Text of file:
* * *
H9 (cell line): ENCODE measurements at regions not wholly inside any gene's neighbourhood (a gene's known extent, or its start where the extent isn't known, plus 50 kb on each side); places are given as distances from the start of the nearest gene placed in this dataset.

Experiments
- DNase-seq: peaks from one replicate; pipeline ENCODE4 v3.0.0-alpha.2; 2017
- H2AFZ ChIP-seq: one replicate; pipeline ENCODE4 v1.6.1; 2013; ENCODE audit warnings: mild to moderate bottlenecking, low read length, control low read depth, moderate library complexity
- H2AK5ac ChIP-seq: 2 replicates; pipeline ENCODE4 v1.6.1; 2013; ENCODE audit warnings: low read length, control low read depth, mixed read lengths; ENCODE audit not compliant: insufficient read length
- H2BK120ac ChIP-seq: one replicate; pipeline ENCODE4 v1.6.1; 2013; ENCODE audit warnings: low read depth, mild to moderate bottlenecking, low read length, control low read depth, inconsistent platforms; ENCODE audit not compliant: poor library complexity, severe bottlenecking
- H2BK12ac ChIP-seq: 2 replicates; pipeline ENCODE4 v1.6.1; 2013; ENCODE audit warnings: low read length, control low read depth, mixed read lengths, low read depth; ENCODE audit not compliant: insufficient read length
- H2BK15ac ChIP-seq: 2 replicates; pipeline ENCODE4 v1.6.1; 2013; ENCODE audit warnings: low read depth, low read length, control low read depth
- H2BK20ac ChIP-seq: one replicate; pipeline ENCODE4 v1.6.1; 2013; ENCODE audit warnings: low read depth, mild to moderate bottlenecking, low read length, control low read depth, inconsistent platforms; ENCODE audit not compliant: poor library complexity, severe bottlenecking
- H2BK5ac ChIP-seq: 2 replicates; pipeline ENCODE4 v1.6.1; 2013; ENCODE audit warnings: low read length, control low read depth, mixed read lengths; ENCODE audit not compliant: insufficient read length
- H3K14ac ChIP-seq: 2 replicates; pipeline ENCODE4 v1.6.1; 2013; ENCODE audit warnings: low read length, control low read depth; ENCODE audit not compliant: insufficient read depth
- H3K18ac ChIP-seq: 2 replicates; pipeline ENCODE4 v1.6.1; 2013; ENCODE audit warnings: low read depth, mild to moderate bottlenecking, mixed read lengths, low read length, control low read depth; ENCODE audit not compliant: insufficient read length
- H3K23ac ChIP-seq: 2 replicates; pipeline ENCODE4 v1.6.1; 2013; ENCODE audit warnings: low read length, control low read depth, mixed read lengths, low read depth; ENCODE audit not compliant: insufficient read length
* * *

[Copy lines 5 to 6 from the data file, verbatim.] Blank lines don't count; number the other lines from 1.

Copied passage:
- H2AK5ac ChIP-seq: 2 replicates; pipeline ENCODE4 v1.6.1; 2013; ENCODE audit warnings: low read length, control low read depth, mixed read lengths; ENCODE audit not compliant: insufficient read length
- H2BK120ac ChIP-seq: one replicate; pipeline ENCODE4 v1.6.1; 2013; ENCODE audit warnings: low read depth, mild to moderate bottlenecking, low read length, control low read depth, inconsistent platforms; ENCODE audit not compliant: poor library complexity, severe bottlenecking